in === quotient * q + out

Additionally, we need to constrain the signal out to be less than the modulus q. To do this, we can use the gadget LtConstant(q)(out) which precisely introduces the constraint out < q in an arithmetic way. In order to do so, that gadget introduces $\log_2(q)$ constraints.

If we were working over the integers, those two constraints would suffice, as a unique quotient and remainder satisfy the division equation with a remainder less than the divisor. However, we are working inside $\mathbb{F}_p$, where the integer division doesn't behave as naturally. For instance, for $in' = 11$, $q' = 7$ and $p' = 23$ we have that

$$in' = 1 \cdot q' + 4 \mod p'$$

and

$$in' = 4 \cdot q' + 6 \mod p'.$$

The problem comes from the potential overflow of quotient * q. If that product is larger than or equal to p, then it will be reduced modulo p. To avoid this, we need to introduce an upper bound on the quotient so as to enforce that the product doesn't overflow. The following code introduces such a constraint:

template Mod(q) {
signal input in;
signal quotient;
signal output out;

quotient <-- in \ q;
out <-- in % q;

in === quotient * q + out;

LtConstant(q)(out);

var bound_quot = (2**253)\q;
LtConstant(bound_quot)(quotient);
}

This approach assumes that the input in is less than $2^{253}$, which could be ensured in the functions that use this gadget, and bounds the quotient imposing quotient < (2**253)\q. This version works fine and we could even avoid introducing assumptions on the input by replacing $2^{253}$ with the actual value of Circom's prime $p$.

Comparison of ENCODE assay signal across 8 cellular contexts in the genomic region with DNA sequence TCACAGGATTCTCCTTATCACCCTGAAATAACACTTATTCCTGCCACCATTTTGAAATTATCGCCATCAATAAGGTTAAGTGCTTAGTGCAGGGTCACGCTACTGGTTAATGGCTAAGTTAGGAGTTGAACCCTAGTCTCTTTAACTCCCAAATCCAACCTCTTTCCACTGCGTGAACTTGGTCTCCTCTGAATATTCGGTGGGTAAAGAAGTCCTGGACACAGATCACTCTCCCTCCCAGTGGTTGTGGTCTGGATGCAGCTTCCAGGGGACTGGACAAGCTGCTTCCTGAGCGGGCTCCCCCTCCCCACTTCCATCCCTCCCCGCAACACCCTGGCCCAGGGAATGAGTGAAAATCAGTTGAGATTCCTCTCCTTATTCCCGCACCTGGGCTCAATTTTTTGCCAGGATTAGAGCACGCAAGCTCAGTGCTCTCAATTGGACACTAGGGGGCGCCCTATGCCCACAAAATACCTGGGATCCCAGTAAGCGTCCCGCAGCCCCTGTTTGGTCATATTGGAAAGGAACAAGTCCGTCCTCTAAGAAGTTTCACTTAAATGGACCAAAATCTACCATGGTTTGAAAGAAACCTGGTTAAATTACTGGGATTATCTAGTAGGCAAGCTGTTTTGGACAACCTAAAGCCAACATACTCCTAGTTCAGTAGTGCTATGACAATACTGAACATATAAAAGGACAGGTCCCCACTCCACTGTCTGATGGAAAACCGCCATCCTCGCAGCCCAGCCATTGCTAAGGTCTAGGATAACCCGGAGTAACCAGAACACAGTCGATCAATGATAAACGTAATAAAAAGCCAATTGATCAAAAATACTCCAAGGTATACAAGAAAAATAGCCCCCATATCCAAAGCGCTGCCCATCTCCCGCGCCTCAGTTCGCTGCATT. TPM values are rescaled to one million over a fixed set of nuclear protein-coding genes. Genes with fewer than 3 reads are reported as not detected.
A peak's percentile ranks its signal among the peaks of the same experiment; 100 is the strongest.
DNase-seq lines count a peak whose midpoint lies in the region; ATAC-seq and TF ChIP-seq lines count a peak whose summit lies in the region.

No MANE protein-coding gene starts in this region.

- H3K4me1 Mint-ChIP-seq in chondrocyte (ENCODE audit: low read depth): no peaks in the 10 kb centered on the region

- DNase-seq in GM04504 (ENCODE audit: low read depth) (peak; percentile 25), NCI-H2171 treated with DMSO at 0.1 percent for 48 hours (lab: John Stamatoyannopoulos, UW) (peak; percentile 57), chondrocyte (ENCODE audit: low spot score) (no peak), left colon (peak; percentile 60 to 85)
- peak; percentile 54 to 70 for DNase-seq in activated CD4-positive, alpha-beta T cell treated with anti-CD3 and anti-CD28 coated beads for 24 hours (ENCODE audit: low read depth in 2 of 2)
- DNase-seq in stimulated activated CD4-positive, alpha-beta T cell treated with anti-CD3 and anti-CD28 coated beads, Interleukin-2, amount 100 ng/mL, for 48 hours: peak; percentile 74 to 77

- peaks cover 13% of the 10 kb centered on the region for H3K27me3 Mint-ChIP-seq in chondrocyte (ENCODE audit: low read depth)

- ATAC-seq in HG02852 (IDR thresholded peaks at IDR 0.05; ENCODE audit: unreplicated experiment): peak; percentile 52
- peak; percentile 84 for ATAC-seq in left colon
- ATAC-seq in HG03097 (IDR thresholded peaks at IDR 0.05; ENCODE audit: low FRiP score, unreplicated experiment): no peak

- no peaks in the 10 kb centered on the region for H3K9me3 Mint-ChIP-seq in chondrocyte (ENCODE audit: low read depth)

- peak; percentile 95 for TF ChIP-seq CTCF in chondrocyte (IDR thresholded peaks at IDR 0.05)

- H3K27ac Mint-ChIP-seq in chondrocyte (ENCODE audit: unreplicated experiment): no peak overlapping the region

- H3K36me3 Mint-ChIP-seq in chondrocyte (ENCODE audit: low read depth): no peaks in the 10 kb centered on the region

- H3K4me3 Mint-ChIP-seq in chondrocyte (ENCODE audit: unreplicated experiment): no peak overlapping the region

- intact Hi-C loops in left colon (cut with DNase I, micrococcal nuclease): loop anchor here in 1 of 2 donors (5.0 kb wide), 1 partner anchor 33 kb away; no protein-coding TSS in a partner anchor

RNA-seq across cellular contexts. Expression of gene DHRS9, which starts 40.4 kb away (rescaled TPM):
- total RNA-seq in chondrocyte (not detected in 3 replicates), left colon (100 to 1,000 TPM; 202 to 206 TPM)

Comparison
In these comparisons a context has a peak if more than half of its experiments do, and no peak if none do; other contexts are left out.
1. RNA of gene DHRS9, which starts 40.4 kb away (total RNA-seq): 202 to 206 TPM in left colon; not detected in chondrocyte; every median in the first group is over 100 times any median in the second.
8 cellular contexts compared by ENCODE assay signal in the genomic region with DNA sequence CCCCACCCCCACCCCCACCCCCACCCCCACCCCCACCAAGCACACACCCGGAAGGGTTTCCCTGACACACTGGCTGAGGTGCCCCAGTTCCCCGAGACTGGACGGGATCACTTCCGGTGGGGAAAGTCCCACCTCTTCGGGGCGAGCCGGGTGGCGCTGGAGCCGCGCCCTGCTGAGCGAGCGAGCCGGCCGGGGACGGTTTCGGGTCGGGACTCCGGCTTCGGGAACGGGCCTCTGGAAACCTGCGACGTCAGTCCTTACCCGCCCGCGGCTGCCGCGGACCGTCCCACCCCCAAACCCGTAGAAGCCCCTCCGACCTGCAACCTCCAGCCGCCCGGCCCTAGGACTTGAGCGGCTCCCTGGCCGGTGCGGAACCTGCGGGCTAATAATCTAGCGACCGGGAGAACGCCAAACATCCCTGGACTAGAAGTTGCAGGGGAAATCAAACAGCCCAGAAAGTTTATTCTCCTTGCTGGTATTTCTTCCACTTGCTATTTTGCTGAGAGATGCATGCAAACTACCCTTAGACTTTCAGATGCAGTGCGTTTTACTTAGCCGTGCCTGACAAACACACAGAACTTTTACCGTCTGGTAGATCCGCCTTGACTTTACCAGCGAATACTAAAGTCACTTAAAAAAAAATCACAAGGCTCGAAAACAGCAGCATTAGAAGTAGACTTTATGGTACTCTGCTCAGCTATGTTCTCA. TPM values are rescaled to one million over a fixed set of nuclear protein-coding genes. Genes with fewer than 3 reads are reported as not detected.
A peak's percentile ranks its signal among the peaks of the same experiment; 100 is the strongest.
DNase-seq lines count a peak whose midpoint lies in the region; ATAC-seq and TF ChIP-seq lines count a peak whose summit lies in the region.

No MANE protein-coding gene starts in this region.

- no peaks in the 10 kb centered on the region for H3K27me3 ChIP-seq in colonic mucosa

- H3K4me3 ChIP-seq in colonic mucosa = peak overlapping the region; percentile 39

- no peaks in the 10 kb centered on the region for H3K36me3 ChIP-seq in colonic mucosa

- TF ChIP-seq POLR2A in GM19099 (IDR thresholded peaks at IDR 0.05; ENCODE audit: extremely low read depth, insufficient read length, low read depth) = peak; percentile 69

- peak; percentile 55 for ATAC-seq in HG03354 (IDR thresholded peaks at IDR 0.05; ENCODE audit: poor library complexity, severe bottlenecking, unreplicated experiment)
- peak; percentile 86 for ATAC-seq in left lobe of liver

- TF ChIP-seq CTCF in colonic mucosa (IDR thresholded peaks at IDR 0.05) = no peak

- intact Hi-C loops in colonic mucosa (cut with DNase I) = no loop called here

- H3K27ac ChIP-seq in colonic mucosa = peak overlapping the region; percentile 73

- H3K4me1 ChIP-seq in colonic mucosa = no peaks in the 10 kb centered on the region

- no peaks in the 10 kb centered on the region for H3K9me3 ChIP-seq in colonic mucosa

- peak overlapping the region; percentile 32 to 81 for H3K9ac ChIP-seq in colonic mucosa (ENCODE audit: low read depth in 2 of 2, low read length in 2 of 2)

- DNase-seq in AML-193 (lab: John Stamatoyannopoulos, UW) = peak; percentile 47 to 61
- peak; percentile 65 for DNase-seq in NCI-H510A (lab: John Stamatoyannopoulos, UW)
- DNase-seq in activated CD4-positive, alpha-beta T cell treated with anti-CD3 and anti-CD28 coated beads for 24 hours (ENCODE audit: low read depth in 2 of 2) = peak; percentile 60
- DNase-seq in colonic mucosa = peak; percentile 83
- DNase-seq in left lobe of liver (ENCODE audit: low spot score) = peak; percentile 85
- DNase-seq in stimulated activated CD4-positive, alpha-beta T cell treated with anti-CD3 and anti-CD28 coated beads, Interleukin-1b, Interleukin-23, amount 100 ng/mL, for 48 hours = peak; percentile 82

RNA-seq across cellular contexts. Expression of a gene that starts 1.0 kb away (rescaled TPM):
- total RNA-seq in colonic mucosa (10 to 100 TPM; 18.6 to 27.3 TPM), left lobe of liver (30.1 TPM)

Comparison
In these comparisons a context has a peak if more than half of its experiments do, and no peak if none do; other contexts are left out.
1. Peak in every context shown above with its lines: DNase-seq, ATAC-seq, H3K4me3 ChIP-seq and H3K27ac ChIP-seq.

By compiling the circuit we can check the number of constraints that this gadget generates for a given modulus. Interestingly, the number of constraints is $254$, independently of the modulus used. Apart for the constraint for the division, the gadget LtConstant(q) introduces $\log_2(q)$ constraints and the gadget LtConstant((2**253)\q) introduces $\log_2(2^{253}/q) = 253 - \log_2(q)$ constraints.

Considering that we will make heavy use of the modular reduction, it is worth taking a closer look in case we can reduce the number of constraints. An example will hint at one issue to solve. In the context of an RLWE-RGSW multiplication, we need to perform a reduction modulo $Q$ of values which can be at most $2^{57}$. However, with the gadget we just introduced, the quotient will be bounded assuming that the input can be up to $2^{253}$. Following the previous analysis, that bound on the quotient takes 226 out of the total 254 constraints.

Essentially, we can significantly reduce the number of constraints by introducing a tighter bound on the quotient based on a known bound on the input. We can modify our gadget to receive the bound on the input as a parameter.

template ModBound(q, b) {
signal input in;
signal quotient;
signal output out;

quotient <-- in \ q;
out <-- in % q;

in === quotient * q + out;

LtConstant(q)(out);

var bound_quot = b\q + 1;
LtConstant(bound_quot)(quotient);
}